Campbell River’s Kim Bennett waited more than an hour and a half in line last Friday to cast a ballot.
She wasn’t alone, obviously, or it wouldn’t have taken so long.
According to Elections Canada, she was one of over 3.6 million people who voted over the Thanksgiving weekend.
That’s a 71 per cent increase over 2011 advance polling numbers.
In our region, however, the increase was even greater.
Numbers released by Elections Canada on Wednesday showed 12,232 people cast votes over the Thanksgiving weekend in the North-Island–Powell River riding. In 2011, Elections Canada reported 4,771 votes in advance polls here.
That’s over 150 per cent more people voting in advance polls this time around than last.
Granted, there was one more day of advance polls this year than last time around, but our electoral district also shrunk when the lines were redrawn in 2012. With a population of 113,356, the previous electoral district of Vancouver Island North had almost 10,000 more people than the new riding of North Island–Powell River, which has a population of 103,458.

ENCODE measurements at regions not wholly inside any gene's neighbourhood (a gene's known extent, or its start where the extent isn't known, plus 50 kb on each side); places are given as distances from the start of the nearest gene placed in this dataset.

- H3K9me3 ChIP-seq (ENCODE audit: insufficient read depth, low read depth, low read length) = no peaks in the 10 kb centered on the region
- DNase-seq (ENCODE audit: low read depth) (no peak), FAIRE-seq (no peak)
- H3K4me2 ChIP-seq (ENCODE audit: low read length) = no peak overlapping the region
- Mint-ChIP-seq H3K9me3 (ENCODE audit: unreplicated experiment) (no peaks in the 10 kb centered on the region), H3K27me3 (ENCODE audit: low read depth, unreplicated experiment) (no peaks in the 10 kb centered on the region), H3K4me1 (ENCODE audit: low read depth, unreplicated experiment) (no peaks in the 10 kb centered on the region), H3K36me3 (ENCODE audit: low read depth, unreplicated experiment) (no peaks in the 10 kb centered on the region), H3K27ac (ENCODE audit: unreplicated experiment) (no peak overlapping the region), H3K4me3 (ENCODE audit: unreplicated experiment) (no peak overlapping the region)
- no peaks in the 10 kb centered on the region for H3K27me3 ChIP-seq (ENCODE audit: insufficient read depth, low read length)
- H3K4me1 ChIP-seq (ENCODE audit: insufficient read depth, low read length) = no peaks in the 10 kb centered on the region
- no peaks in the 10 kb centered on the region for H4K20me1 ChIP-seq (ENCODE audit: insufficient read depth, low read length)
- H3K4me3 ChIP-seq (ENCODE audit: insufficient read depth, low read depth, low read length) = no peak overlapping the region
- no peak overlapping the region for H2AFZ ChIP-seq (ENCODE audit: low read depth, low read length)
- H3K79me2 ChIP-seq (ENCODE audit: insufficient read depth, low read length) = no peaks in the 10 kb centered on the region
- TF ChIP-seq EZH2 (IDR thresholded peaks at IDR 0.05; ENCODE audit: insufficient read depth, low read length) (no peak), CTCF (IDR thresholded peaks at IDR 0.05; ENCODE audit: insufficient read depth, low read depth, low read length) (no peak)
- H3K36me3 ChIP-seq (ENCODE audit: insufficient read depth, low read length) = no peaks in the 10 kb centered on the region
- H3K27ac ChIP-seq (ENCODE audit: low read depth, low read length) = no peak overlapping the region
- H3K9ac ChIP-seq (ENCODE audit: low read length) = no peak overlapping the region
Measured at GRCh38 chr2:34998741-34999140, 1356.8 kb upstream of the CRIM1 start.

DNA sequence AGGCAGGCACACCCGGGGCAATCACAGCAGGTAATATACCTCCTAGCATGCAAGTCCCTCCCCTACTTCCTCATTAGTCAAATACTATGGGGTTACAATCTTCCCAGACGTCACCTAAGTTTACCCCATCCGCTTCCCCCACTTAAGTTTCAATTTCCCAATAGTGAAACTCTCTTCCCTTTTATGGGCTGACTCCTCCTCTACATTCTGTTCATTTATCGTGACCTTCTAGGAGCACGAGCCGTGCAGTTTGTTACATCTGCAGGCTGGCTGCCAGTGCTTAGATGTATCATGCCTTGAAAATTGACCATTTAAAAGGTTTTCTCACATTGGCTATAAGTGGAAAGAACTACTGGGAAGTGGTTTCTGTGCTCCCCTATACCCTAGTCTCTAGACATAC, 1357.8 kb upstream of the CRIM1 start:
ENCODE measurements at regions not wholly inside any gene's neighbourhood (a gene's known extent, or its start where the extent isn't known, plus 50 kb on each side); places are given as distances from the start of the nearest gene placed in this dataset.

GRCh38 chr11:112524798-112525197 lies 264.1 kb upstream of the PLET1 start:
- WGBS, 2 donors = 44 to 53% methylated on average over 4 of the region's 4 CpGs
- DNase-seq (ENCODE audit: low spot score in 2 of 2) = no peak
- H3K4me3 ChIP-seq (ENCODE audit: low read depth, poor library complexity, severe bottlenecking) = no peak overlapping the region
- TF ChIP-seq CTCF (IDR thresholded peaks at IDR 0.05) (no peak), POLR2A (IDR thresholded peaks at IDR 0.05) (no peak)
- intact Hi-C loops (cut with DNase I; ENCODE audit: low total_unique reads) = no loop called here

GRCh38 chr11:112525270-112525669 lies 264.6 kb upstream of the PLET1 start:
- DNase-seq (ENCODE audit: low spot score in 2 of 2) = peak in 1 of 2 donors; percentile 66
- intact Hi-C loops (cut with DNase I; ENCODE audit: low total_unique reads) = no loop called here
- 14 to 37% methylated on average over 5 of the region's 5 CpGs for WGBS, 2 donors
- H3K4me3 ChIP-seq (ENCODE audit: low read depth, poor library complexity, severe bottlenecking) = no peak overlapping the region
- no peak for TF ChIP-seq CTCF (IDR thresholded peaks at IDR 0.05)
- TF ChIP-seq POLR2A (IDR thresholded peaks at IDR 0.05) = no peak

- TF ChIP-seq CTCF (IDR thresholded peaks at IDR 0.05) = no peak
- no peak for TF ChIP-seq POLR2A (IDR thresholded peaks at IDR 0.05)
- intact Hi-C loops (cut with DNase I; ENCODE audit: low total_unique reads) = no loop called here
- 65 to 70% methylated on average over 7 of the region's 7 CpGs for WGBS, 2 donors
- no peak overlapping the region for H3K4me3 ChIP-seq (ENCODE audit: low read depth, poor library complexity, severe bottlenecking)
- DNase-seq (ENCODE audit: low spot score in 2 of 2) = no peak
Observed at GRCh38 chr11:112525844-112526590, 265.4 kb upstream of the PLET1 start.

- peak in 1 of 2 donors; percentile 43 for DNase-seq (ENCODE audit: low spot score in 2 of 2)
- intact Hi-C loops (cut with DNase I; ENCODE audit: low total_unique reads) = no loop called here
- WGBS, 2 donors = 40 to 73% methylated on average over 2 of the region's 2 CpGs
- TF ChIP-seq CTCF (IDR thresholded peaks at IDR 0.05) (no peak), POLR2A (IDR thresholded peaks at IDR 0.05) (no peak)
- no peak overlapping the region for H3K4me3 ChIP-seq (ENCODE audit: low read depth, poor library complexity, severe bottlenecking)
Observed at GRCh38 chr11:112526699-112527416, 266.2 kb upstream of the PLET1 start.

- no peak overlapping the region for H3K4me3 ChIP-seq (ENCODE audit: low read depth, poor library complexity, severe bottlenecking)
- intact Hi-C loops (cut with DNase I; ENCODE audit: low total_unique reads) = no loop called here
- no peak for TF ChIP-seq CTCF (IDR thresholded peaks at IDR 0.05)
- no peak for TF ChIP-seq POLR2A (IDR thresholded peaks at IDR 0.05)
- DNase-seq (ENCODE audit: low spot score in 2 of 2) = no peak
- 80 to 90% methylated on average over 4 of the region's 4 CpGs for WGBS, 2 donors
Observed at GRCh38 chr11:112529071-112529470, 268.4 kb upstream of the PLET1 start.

And the math says that even accounting for the extra day of polling, it’s still a 92 per cent increase in per-day polling here – 3,058 this time versus 1,590 in 2011.
The national increase when accounting for the extra day was 28.5 per cent.
So what drove the people out in such increased numbers?
“I already knew who I was voting for,” Bennett says, “and I didn’t want to keep thinking about it. I just wanted to get it over with. I feel like Canada needs change, and I wouldn’t pass up the chance to make that happen.”
She’s not alone in that, either.
Bennett says there was “lots of chatter about strategic voting,” happening around her in the lineup.
Strategic voting, for those who don’t know, is the practice of voting for whichever candidate you feel has the best chance at defeating a candidate you don’t want winning the seat, rather than voting for the candidate you think would best represent your interests in Ottawa. This time around, it’s being touted as the way to get the Conservative government out of office.
Bennett, however, wasn’t part of that group.
“I think everyone needs to vote for the party that they feel is going to benefit them the most. That’s what I did. If people want change, they have the power to make it happen – it’s called voting.”
She encourages everyone to get out and cast a ballot, regardless of who they are supporting.
“Voting is important to me because who makes up our government doesn’t just affect my future, it affects my kid’s future,” she says, and she wants her four-year-old daughter to live in a country that cares about her.
Election Day is Monday, Oct. 19 for those who haven’t yet cast a ballot.